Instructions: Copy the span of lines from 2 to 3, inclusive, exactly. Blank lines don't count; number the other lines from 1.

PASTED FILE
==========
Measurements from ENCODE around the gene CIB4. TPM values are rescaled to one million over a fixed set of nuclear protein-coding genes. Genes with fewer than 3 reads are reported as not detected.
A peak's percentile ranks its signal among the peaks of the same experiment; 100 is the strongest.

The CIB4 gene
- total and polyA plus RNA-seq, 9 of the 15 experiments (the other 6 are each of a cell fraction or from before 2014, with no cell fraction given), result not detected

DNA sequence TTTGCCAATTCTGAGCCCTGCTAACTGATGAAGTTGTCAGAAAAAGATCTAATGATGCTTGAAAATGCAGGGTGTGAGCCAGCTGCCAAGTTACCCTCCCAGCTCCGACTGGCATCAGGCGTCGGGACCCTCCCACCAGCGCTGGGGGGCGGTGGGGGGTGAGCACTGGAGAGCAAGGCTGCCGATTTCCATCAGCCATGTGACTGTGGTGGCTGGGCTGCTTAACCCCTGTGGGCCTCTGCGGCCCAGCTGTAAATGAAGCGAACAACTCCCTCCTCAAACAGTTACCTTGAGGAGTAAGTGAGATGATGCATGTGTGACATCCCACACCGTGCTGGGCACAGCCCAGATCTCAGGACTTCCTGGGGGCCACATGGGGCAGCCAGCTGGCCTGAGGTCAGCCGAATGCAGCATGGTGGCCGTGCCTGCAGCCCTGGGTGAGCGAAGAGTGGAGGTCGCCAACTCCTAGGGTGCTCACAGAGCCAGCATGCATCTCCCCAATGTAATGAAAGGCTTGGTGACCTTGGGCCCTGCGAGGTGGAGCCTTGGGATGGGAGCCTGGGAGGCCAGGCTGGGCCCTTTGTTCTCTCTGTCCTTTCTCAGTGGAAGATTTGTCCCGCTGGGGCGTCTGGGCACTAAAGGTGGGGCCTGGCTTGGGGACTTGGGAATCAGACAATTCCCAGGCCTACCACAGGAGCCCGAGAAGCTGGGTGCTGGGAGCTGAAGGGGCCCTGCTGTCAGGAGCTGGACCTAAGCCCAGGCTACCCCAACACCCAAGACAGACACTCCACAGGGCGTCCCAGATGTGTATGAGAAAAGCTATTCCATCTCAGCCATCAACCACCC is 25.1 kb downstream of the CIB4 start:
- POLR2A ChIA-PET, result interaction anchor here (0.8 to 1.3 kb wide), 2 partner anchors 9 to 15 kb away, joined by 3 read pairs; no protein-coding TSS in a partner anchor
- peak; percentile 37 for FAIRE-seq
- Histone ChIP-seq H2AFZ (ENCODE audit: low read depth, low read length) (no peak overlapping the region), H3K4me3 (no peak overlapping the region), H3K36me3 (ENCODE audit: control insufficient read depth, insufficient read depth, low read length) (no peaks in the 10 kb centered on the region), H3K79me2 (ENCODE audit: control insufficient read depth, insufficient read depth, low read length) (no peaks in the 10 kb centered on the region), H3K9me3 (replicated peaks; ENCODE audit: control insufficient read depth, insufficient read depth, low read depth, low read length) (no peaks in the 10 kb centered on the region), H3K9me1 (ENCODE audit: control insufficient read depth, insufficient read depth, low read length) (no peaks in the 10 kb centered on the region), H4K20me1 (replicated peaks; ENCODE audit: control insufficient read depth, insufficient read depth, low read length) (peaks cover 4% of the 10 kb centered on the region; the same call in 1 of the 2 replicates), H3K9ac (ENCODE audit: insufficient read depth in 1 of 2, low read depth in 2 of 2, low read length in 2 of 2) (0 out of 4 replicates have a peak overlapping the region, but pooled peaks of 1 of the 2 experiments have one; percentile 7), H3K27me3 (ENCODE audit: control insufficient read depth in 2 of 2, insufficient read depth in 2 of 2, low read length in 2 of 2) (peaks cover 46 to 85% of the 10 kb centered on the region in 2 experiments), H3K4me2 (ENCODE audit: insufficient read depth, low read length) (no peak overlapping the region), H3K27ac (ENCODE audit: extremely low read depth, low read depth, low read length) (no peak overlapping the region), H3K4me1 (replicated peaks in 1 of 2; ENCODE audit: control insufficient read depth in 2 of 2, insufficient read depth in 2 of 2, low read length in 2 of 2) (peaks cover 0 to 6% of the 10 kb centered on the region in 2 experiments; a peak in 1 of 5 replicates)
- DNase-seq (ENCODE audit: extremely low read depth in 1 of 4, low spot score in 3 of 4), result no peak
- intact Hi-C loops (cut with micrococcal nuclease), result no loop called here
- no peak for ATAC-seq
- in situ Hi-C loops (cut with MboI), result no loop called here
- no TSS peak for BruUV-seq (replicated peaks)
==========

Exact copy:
A peak's percentile ranks its signal among the peaks of the same experiment; 100 is the strongest.

The CIB4 gene